Friday, October 16, 2009

Health care reform shorts:
Labor's contradictions front and center

One of the ideas that has surfaced during Congressional legislative wrangling has been to tax employer-provided so-called "Cadillac" insurance plans. Besides being a revenue source, this at least looks like an attempt to moderate unfairness. Why, for example, should Congresspeople have access to excellent health plans that cover what they and their families need, while most people are stuck with high-deductible, high-co-pay, limited access insurance -- if they are lucky enough to have any at all?

Seems fair enough. And then we learn that the loudest (if not the most important) opposition to this aspect of reform is the unions, the same unions who are the most organized supporters of the public option and higher subsidies to enable ordinary people to pay for better insurance than they now have. What gives?

The Senator Max Baucus version of reform would "impose a 40 percent excise tax on insurance plans [provided by employers] that cost more than $8,000 a year for an individual or $21,000 for a family." (NY Times.) That looks like pretty fancy insurance to most of us. But House Democrats aren't buying this because labor says no way.

An article from the Las Vegas Sun points out that such an excise tax would be a levy on hotel maids!

Several years ago, when the powerful Culinary Union was negotiating new contracts on the Strip, its workers decided to forgo an initial pay increase to preserve their health care benefits.

The union offers its workers, who clean hotel rooms and work in casino restaurants, a great benefits package by many measures -- workers pay no premium from their paychecks for a policy that covers themselves and their families. Now, under the health care reform plan being debated in the Senate, those benefits could eventually be taxed to help raise money to cover the uninsured.

Unions are in the business of winning benefits from their members -- the people who pay dues to have strong representation in their dealings with powerful employers. In Las Vegas, the Culinary Workers Union is doing a good job, so members/workers have good benefits that bring them into a middle class status. That's as it should be.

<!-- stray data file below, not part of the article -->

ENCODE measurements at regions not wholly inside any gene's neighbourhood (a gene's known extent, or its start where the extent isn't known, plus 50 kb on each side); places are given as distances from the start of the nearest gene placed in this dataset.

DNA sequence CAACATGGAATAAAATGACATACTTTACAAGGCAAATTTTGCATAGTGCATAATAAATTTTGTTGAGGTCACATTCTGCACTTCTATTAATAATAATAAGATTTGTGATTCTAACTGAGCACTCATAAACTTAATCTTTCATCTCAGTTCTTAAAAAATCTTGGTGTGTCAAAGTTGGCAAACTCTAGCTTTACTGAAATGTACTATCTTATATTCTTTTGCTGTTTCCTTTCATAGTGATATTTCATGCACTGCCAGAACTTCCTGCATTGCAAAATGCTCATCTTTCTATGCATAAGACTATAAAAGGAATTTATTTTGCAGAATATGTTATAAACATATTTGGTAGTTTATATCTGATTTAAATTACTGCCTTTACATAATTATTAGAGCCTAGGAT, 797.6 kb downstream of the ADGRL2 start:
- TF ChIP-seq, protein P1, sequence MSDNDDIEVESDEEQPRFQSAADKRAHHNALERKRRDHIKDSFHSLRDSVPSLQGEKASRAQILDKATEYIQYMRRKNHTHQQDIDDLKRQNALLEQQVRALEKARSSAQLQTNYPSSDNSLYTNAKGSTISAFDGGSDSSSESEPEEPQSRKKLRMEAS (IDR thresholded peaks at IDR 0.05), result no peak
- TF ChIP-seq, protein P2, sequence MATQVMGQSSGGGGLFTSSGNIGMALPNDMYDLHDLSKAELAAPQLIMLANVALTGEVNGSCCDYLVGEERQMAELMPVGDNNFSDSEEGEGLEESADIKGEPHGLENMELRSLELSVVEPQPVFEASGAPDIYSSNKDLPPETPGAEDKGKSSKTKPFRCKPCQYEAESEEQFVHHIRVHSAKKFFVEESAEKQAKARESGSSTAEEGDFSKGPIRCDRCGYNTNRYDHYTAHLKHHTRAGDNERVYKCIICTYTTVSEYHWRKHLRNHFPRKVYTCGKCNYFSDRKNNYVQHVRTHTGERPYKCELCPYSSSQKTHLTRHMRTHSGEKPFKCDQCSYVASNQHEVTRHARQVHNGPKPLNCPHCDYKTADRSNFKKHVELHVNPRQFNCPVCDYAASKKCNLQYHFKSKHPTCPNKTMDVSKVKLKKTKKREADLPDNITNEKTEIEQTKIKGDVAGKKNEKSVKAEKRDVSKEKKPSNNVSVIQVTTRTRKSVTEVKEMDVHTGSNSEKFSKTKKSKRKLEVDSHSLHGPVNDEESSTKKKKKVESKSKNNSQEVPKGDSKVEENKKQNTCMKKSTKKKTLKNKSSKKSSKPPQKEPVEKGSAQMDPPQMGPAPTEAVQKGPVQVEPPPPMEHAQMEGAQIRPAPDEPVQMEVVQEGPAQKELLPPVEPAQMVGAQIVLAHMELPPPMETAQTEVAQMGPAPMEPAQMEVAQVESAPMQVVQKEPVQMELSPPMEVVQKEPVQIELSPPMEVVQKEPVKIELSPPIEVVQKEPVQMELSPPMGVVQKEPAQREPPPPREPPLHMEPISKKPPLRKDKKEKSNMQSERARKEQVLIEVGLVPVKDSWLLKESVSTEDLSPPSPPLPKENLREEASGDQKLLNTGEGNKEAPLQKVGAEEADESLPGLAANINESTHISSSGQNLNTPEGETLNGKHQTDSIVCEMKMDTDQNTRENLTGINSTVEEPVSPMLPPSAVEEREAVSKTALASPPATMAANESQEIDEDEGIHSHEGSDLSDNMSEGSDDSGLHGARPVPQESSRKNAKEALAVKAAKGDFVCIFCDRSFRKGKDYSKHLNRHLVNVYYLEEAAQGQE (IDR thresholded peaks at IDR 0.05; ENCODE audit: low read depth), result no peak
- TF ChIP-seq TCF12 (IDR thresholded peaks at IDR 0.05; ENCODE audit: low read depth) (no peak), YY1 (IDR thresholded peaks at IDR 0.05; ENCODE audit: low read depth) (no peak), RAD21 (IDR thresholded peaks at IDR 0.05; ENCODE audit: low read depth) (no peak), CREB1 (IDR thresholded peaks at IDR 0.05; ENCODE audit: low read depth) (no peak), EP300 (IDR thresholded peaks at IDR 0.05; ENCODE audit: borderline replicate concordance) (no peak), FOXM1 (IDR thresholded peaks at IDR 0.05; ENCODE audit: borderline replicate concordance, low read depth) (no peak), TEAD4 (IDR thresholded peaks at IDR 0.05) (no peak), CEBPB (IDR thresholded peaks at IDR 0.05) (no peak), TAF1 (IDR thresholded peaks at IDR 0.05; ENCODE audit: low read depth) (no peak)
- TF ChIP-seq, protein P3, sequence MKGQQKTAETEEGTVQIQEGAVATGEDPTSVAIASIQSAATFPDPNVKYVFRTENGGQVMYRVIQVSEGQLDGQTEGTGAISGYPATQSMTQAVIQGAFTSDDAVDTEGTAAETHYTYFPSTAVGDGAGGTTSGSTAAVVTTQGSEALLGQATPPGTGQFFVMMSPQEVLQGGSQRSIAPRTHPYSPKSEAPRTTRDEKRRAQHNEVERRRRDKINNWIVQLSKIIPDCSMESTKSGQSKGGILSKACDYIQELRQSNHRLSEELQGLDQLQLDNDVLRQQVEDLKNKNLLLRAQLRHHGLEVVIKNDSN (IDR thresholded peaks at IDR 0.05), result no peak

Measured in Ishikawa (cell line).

But if unions are to survive and thrive, they also have to offer a vision of a better future to unorganized workers who aren't their members. They can't rest on their record or count only on their current members -- there aren't enough of those members and employers are bent on using every means at their disposal to ensure labor can't organize many more. And if other workers can't even hope that someday they could enjoy the kind of benefits that the organized sectors enjoy, why should they even consider joining up or looking to labor for leadership?

That's why you'll find the San Francisco Labor Council supporting Single Payer health care reform and why the AFL-CIO's Richard Trumka is one of the most important voices raised in support of the public option.

Labor is squeezed. The people who pay labor's bills are the current members and they have a right to expect their unions to look out for their immediate interests. That means things like defending them from an excise tax. Meanwhile, labor dies if it can't look out for the larger interests of all working people.

Most of the time, the unions look first to the interests of their current members -- and I can't say I entirely blame them. But a more equitable society requires that labor also look beyond current interests and fight for more widespread changes. Finding a right balance is the tightrope exercise that organized labor is always stuck with attempting.

UPDATE: Here's what labor is saying about the tax on expensive health care plans.


Canada life insurance said...

I really liked that "gold-plated" plans.Insurers who have so-called "Cadillac plans" have lower deductibles and strong benefits that cover even the most expensive treatments and procedures.
But I really dont know if I should believe Baucus numbers, they are always different. Will see....

Darlene said...

Sometimes unintended consequences ruin a good plan.

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